I have never been to Scotland. It’s a shame, really, as I believe that Scotland and I would get along very well. Minus the weather, which isn’t very pleasant. And the haggis, which I suspect isn’t very pleasant either. Yes, Scotland and I would get along famously. After all, I did attend a girl’s school for 7 years that was named after a castle in Scotland, and we were divided up into “clans” (I was a Campbell) and wore kilts and ties in the Hunting Stewart tartan. Surely this qualifies me as something of an expert on all things Scottish?
I also know my way around scottish shortbread and oatcakes like I was born to it. Every Christmas as a child, I would see the familiar red tartan of a Walkers Shortbread box peaking out of my stocking. It was in hot contention with the Toblerone bar as my favourite treat from Santa, and I often would have devoured half the box before breakfast. We would have the oatcakes with brie and other cheeses as an appetizer before Christmas dinner, and I always marvelled at how they seemed more like cookies than crackers. So when the good folks at Walkers contacted me about sampling their products and creating a holiday recipe for them, I was just tickled. What wonderful memories these cookies and crackers bring back for me.
They kindly sent me several different boxes of their wonderful shortbread, and I have quite a few ideas of how to work these into some holiday recipes which I hope to post at a later date. But what I was really excited about was the box of oatcakes, so that I could make a holiday appetizer worthy of my Christmases past.
The Results: It took a few tries to get it right, but my handy-dandy taste tester (aka my husband) didn’t mind one bit. The first round was a bit too sweet so we cut back on the carmelized onions and fig jam, to allow the brie and the oatcakes to shine through. The resulting tarts are wonderful! The crust is crumbly but holds together, and the oatiness compliments the tangy brie so well. And the touch of sweetness from the onions and jam rounds the whole taste out beautifully. They are a lovely, elegant appetizer and I plan to serve them to our friends who will be joining us for Christmas dinner.
I used 4 ½ inch tart pans, but you could do them as little mini tarts or as one large 9-inch tart served in slices. Just adjust the baking time of the crust accordingly.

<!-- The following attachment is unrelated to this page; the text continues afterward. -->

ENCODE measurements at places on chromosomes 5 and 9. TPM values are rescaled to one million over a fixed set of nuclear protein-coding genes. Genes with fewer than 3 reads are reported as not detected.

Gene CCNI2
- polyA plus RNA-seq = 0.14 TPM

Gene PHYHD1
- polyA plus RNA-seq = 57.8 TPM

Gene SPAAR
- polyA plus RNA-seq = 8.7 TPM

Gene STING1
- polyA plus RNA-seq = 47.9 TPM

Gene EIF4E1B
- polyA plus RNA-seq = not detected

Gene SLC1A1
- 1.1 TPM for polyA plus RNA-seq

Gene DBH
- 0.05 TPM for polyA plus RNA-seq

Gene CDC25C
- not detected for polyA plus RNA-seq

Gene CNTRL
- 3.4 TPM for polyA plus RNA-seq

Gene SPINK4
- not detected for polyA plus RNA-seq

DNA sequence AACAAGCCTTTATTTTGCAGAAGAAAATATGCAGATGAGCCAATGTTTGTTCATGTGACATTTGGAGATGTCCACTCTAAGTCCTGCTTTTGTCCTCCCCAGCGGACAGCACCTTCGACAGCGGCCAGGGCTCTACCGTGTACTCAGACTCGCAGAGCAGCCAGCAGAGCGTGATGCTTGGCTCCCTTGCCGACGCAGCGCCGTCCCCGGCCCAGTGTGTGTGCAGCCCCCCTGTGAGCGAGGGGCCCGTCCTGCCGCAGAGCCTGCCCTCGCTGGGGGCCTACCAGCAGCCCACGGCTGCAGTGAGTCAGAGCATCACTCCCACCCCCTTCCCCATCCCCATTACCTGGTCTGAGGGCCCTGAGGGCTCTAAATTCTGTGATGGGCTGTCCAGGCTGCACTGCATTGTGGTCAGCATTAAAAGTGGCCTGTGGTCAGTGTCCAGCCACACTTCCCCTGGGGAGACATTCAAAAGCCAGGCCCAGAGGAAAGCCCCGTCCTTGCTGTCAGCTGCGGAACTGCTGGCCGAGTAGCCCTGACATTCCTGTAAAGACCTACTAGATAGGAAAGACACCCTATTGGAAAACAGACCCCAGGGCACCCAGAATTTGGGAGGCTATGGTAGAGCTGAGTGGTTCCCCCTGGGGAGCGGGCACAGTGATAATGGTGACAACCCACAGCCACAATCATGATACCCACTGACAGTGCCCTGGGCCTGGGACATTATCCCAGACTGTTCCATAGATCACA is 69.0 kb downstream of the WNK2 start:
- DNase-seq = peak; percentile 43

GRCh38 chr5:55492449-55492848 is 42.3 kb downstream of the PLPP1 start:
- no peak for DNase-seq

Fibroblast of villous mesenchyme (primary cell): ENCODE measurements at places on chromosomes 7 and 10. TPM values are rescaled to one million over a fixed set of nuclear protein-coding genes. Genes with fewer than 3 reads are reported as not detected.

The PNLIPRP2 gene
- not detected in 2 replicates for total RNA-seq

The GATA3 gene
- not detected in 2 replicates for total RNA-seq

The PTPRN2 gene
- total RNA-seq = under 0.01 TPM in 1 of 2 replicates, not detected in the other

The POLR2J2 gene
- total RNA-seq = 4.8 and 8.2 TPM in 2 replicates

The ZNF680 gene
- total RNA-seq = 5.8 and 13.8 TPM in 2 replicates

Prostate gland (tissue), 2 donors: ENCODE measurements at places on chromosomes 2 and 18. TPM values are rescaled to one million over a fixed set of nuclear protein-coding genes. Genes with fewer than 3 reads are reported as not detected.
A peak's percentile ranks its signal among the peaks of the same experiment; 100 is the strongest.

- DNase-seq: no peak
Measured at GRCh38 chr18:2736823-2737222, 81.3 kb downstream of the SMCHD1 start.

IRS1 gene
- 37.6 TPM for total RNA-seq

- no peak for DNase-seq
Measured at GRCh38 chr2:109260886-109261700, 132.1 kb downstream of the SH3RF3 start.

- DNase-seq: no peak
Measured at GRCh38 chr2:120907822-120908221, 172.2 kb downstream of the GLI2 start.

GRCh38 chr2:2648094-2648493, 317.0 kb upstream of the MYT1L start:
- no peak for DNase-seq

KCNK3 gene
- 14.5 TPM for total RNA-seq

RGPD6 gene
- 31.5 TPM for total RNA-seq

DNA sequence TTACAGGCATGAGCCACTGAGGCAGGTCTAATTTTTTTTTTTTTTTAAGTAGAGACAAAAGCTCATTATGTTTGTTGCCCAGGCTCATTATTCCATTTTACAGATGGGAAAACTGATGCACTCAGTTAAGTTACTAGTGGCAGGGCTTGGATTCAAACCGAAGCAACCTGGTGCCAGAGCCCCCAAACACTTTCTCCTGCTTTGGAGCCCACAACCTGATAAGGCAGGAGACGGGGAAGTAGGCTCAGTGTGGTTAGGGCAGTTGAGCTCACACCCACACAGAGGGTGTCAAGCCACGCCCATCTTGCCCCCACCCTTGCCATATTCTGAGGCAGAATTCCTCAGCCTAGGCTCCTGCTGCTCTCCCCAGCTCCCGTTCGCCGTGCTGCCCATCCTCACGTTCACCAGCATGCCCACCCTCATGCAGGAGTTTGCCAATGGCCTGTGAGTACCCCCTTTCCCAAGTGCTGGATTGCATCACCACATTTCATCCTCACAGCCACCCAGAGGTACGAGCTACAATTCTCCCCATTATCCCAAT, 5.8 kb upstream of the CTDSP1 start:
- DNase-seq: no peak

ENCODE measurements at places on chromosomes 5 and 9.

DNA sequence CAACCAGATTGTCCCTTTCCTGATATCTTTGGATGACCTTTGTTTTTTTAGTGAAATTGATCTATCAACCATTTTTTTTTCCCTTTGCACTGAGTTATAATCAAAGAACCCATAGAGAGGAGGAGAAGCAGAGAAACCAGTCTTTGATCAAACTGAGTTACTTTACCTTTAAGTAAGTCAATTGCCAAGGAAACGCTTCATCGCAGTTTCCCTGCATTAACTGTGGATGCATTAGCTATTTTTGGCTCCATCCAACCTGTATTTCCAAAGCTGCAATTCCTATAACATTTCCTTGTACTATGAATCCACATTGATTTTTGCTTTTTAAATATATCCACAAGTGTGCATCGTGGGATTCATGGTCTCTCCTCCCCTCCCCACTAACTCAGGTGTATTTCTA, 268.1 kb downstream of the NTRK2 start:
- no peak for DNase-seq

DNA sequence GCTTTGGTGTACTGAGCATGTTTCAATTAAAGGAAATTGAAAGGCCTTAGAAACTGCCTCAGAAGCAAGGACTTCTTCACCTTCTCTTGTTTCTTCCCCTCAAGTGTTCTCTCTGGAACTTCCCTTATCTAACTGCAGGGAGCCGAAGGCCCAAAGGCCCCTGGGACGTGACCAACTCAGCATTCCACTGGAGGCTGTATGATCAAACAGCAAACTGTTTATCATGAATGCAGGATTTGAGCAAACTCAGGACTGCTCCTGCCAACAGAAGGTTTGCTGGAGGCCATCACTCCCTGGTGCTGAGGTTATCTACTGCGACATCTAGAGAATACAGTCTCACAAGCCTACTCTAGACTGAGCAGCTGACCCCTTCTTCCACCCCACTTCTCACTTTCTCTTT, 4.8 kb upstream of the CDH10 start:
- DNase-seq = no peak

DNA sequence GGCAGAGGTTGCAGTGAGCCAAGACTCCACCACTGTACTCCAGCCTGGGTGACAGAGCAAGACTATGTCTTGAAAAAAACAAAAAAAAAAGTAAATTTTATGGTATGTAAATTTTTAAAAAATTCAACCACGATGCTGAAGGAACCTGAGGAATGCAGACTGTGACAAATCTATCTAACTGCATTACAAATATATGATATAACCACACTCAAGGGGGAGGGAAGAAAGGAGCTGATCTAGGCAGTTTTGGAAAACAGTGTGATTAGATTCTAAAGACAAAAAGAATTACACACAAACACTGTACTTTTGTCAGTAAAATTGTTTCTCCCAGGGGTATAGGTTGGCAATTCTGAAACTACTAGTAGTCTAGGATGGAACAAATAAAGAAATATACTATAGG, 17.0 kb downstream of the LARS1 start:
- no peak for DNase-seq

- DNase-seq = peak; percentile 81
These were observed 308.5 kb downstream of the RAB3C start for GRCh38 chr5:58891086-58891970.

So many thanks to the good folks at Walkers for allowing me to play with their products! If you’ve never had Walkers shortbread before, you are missing out and you need to rectify this immediately. It was a Christmas tradition in my household, perhaps it should become one in yours too!
Check out all the shortbread, oatcakes and other goodies at:
Brie and Caramelized Onion Tarts with Oatcake Crust
10 Walkers Thick & Crunchy Oatcakes
2 tablespoon butter
1 egg white
3 tablespoon butter
1 large onion, thinly sliced
3 teaspoon fresh thyme, chopped
7-8 oz brie, chopped into ¼ inch chunks
1 tablespoon fig jam
1 tablespoon water
For the tart crusts, preheat oven to 350F and place four 4 ½ inch tart pans with removable bottoms on a large baking sheet. (Alternatively, you could make one large tart in a 9 inch tart pan, or 12-16 mini tartlets). Process oatcakes in food processor until they become fine, even crumbs, about 30 seconds. Place crumbs in medium bowl and stir in butter and egg white until well combined.
Divide oatcake mixture between prepared pans. Using your fingers, press mixture firmly to bottom and up sides of pans. Bake in oven 10-12 minutes. Remove and set aside.
Melt butter in a large, heavy-duty skillet over medium heat. Stir in onions and saute until tender, about 5 minutes. Add fresh thyme and continue to cook, stirring frequently, until onions are golden, about 15 minutes.
Divide chopped brie between tart shells, sprinkling in an even layer over each crust. Sprinkle onions evenly over cheese in tarts. Bake until brie is melted and slightly bubbly, about 10 minutes.
In a small bowl, stir fig jam and water together. Drizzle over tarts. Once pans are cool enough to handle, remove tarts. Serve warm.